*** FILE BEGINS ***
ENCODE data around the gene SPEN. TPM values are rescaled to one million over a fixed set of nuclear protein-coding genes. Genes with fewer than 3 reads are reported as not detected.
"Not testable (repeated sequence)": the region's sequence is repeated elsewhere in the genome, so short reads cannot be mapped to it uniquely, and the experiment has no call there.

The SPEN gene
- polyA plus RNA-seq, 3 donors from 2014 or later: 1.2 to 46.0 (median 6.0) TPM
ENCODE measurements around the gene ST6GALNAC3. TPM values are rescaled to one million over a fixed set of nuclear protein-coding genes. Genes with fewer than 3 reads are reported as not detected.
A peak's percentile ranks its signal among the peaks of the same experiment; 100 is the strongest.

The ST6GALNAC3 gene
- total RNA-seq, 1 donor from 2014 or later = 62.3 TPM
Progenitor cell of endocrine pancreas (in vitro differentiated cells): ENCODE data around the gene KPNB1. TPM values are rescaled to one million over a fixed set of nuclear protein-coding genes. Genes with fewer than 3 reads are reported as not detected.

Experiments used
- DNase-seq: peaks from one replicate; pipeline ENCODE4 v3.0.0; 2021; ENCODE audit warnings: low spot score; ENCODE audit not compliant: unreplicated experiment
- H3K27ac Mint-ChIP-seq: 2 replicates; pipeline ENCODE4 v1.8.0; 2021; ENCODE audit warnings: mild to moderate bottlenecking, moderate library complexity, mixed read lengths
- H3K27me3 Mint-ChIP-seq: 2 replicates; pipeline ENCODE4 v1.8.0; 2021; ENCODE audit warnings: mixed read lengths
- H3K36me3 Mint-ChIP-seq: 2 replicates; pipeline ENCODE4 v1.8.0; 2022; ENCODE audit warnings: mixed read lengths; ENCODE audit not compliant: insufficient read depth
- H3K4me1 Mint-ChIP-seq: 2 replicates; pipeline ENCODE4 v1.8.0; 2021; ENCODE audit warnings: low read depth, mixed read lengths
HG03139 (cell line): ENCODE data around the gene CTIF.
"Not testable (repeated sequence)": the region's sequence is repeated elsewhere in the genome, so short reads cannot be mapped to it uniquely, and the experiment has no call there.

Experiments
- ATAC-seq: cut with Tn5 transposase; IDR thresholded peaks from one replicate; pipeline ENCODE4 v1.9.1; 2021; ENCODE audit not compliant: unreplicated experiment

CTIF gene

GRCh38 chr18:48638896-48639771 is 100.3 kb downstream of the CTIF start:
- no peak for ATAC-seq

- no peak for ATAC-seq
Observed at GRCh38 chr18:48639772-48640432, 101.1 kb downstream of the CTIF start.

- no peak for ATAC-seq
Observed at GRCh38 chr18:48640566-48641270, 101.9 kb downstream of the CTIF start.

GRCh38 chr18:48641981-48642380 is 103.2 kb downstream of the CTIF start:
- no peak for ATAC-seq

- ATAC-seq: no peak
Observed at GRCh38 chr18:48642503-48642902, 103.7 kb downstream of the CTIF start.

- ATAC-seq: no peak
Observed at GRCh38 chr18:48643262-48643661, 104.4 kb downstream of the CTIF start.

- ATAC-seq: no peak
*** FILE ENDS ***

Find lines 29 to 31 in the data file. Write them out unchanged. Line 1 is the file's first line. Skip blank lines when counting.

- ATAC-seq: no peak
Observed at GRCh38 chr18:48642503-48642902, 103.7 kb downstream of the CTIF start.

- ATAC-seq: no peak